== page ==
'The Sortino ratio measures the risk-adjusted return of an investment asset, portfolio, or strategy. It is a modification of the Sharpe ratio but penalizes only those returns falling below a user-specified target or required rate of return, while the Sharpe ratio penalizes both upside and downside volatility equally. Though both ratios measure an investment's risk-adjusted return, they do so in significantly different ways that will frequently lead to differing conclusions as to the true nature of the investment's return-generating efficiency. The Sortino ratio is used as a way to compare the risk-adjusted performance of programs with differing risk and return profiles. In general, risk-adjusted returns seek to normalize the risk across programs and then see which has the higher return unit per risk.'

Which means for our asset as example:
  • Compared with the benchmark SPY (0.46) in the period of the last 5 years, the ratio of annual return and downside deviation of -0.45 of United Technologies is lower, thus worse.
  • Looking at downside risk / excess return profile in of -0.56 in the period of the last 3 years, we see it is relatively lower, thus worse in comparison to SPY (0.43).

Ulcer:

'Ulcer Index is a method for measuring investment risk that addresses the real concerns of investors, unlike the widely used standard deviation of return. UI is a measure of the depth and duration of drawdowns in prices from earlier highs. Using Ulcer Index instead of standard deviation can lead to very different conclusions about investment risk and risk-adjusted return, especially when evaluating strategies that seek to avoid major declines in portfolio value (market timing, dynamic asset allocation, hedge funds, etc.). The Ulcer Index was originally developed in 1987. Since then, it has been widely recognized and adopted by the investment community. According to Nelson Freeburg, editor of Formula Research, Ulcer Index is “perhaps the most fully realized statistical portrait of risk there is.'

Using this definition on our asset we see for example:
  • The Ulcer Index over 5 years of United Technologies is 13 , which is larger, thus worse compared to the benchmark SPY (8.91 ) in the same period.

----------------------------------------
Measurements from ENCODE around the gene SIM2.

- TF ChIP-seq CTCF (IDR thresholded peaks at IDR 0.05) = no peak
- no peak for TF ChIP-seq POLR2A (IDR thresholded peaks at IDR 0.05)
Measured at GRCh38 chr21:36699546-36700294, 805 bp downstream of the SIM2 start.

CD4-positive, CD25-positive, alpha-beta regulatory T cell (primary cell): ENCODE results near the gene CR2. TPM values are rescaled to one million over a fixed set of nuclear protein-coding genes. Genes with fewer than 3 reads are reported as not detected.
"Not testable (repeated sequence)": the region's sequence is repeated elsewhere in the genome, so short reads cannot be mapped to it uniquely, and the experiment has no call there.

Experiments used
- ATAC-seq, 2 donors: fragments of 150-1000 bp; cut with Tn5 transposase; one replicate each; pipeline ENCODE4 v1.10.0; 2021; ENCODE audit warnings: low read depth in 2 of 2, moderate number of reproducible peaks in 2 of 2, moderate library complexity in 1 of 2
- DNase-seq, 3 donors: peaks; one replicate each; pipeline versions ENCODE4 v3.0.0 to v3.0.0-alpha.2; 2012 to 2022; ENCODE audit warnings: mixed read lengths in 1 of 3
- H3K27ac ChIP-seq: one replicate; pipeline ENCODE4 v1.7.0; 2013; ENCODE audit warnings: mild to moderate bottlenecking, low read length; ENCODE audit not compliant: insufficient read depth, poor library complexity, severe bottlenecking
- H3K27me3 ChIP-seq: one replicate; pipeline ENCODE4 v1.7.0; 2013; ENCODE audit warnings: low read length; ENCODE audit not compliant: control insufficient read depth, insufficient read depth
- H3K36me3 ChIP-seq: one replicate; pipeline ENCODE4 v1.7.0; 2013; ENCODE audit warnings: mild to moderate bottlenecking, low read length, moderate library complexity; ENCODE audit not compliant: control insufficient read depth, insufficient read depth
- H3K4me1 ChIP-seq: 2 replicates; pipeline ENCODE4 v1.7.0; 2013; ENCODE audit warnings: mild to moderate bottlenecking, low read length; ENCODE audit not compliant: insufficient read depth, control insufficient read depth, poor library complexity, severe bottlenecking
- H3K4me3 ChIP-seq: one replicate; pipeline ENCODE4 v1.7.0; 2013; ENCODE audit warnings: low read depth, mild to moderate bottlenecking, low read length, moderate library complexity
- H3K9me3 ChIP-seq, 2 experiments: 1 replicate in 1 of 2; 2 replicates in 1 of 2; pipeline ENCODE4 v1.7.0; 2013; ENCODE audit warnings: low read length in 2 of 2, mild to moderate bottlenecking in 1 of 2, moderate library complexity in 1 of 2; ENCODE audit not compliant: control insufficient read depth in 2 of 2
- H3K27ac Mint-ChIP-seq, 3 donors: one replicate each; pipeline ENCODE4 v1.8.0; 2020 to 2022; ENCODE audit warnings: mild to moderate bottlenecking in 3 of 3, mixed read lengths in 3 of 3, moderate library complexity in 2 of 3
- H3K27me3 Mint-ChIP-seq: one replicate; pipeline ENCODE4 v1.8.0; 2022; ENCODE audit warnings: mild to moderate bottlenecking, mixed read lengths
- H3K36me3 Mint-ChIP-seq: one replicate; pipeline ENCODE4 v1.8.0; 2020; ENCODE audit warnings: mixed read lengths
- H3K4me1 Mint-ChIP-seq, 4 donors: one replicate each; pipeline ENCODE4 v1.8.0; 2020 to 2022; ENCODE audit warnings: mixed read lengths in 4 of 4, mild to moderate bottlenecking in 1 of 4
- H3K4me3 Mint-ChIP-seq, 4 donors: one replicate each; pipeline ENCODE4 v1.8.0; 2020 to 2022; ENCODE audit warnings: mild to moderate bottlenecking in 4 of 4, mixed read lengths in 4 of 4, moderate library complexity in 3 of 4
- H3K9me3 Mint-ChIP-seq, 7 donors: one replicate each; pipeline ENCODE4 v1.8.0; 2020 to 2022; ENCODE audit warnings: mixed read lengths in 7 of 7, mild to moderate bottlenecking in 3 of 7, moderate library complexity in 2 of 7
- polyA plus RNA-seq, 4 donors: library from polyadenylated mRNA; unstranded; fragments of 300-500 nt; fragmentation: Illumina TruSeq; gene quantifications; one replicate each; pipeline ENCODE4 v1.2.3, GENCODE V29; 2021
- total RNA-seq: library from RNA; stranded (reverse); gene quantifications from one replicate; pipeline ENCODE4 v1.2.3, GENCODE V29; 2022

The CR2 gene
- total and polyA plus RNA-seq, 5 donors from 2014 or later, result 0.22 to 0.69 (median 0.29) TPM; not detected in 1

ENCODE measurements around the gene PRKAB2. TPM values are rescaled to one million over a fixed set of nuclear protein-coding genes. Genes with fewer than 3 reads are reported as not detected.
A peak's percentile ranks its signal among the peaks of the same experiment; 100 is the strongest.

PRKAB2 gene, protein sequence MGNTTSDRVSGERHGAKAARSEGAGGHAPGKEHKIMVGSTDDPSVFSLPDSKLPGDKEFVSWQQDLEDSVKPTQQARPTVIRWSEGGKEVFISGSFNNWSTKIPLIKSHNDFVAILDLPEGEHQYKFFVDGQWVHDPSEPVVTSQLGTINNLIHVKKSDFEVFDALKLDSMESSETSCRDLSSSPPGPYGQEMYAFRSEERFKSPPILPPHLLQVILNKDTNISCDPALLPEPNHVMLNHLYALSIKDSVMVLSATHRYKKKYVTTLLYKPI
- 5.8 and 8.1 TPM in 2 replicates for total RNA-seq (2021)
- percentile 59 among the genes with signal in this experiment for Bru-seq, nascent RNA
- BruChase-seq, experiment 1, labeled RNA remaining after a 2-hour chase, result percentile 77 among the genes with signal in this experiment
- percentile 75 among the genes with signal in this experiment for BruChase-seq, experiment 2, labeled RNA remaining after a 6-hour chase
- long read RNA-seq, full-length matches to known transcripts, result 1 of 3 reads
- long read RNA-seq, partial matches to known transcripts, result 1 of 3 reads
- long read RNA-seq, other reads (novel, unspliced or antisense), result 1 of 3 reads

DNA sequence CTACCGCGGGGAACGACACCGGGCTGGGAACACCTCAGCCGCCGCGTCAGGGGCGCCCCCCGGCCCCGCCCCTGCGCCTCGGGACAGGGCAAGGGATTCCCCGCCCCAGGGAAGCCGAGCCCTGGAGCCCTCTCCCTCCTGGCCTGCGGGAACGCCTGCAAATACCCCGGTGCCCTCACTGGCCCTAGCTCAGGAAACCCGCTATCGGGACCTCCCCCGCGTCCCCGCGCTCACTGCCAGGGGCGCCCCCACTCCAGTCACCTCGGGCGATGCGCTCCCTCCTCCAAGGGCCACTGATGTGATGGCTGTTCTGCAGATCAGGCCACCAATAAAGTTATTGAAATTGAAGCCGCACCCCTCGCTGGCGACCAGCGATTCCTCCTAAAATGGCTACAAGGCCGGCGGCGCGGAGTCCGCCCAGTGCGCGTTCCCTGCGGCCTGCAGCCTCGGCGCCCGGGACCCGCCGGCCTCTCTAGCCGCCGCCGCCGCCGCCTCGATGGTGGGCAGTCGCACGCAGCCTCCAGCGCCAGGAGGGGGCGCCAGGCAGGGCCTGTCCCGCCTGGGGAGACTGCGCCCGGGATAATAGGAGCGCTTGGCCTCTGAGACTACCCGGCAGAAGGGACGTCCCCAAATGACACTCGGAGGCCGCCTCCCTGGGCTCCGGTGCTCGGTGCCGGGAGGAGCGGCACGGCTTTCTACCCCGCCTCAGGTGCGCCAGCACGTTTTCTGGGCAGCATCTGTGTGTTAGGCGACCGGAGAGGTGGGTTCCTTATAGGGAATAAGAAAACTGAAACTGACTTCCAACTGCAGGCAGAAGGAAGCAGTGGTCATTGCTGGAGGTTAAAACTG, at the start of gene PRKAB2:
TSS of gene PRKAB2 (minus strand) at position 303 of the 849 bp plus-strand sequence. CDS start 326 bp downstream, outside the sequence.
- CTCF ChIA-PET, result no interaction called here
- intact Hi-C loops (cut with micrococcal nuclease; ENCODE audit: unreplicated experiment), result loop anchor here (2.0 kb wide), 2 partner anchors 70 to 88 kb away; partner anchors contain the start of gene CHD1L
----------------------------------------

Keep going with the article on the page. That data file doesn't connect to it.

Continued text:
• Compared with SPY (11 ) in the period of the last 3 years, the Downside risk index of 13 is greater, thus worse.

MaxDD:

'A maximum drawdown is the maximum loss from a peak to a trough of a portfolio, before a new peak is attained. Maximum Drawdown is an indicator of downside risk over a specified time period. It can be used both as a stand-alone measure or as an input into other metrics such as 'Return over Maximum Drawdown' and the Calmar Ratio. Maximum Drawdown is expressed in percentage terms.'

Using this definition on our asset we see for example:
  • Looking at the maximum reduction from previous high of -68 days in the last 5 years of United Technologies, we see it is relatively smaller, thus worse in comparison to the benchmark SPY (-33.7 days)
  • Compared with SPY (-33.7 days) in the period of the last 3 years, the maximum reduction from previous high of -68 days is smaller, thus worse.

MaxDuration:

'The Maximum Drawdown Duration is an extension of the Maximum Drawdown. However, this metric does not explain the drawdown in dollars or percentages, rather in days, weeks, or months. It is the length of time the account was in the Max Drawdown. A Max Drawdown measures a retrenchment from when an equity curve reaches a new high. It’s the maximum an account lost during that retrenchment. This method is applied because a valley can’t be measured until a new high occurs. Once the new high is reached, the percentage change from the old high to the bottom of the largest trough is recorded.'

Applying this definition to our asset in some examples:
  • Looking at the maximum time in days below previous high water mark of 486 days in the last 5 years of United Technologies, we see it is relatively larger, thus worse in comparison to the benchmark SPY (271 days)
  • Looking at maximum days under water in of 155 days in the period of the last 3 years, we see it is relatively smaller, thus better in comparison to SPY (271 days).

AveDuration:

'The Drawdown Duration is the length of any peak to peak period, or the time between new equity highs. The Avg Drawdown Duration is the average amount of time an investment has seen between peaks (equity highs), or in other terms the average of time under water of all drawdowns. So in contrast to the Maximum duration it does not measure only one drawdown event but calculates the average of all.'

Using this definition on our asset we see for example:
  • Compared with the benchmark SPY (60 days) in the period of the last 5 years, the average days below previous high of 132 days of United Technologies is larger, thus worse.
  • During the last 3 years, the average time in days below previous high water mark is 55 days, which is lower, thus better than the value of 72 days from the benchmark.

Performance (YTD)

Historical returns have been extended using synthetic data.

Allocations ()

Allocations

Returns (%)

  • Note that yearly returns do not equal the sum of monthly returns due to compounding.
  • Performance results of United Technologies are hypothetical, do not account for slippage, fees or taxes, and are based on backtesting, which has many inherent limitations, some of which are described in our Terms of Use.